Scientists Link Chemical To Long-Term Wild Bee Decline

Aug. 24, 2016
Population decline was three times greater among bees feeding exclusively on oilseed rape.

UK scientists find that the use of neonicotinoid pesticides is linked to the long-term decline of wild bee species, according to an article from The Chemical Engineer. Earlier studies have reportedly linked the chemical to the deaths of honeybees and commercial bee species but this is the first to look specifically at long-term exposure in wild bee species.

According to the article, oilseed rape seeds are coated in neonicotinoid pesticides before sowing, killing soil pests that could harm the seedlings but in the process spreading throughout the growing plant into the nectar and pollen gathered by bees. Population decline was found to be three times greater among bees feeding exclusively on oilseed rape than those foraging more wildly, according to the article. Lead researcher Ben Woodcock notes that although neonicotinoids are a contributing factor to the wild bee decline, they are likely not the only one.  The European Food Standards Authority is expected to complete its review of the dangers posed to bees by the chemical by January 2017.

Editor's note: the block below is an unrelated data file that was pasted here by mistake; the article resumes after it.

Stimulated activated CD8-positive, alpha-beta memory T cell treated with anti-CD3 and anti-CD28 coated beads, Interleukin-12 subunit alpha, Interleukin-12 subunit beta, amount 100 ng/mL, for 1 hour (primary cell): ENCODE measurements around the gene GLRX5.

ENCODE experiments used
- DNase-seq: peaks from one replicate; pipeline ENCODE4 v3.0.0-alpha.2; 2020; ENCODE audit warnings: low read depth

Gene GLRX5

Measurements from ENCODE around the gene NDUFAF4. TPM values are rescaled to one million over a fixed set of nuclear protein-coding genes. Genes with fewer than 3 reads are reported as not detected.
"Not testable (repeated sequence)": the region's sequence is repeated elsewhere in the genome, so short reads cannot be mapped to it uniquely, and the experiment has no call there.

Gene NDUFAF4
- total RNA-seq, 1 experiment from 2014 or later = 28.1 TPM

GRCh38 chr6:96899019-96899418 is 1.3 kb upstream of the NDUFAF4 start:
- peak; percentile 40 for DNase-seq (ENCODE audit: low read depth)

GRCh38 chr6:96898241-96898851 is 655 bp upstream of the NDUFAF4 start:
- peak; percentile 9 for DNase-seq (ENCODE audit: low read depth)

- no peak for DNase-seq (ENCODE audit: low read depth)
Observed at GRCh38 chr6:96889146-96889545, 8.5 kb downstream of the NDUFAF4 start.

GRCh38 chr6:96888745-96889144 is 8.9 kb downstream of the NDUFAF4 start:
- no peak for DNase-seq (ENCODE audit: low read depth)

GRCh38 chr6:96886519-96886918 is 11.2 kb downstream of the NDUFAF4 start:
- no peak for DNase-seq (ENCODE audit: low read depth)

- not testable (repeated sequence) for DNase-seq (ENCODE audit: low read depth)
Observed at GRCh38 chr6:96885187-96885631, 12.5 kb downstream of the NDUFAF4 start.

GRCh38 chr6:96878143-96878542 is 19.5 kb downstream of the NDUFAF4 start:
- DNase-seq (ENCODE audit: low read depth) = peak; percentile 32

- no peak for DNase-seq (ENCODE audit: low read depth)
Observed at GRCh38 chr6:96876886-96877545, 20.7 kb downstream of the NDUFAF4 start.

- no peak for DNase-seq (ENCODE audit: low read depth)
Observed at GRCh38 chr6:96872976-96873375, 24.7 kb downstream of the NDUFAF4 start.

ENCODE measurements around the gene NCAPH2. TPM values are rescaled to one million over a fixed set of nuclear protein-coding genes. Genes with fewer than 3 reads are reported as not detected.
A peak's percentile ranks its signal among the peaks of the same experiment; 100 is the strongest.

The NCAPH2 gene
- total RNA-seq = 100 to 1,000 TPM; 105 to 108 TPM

Read the entire article here.

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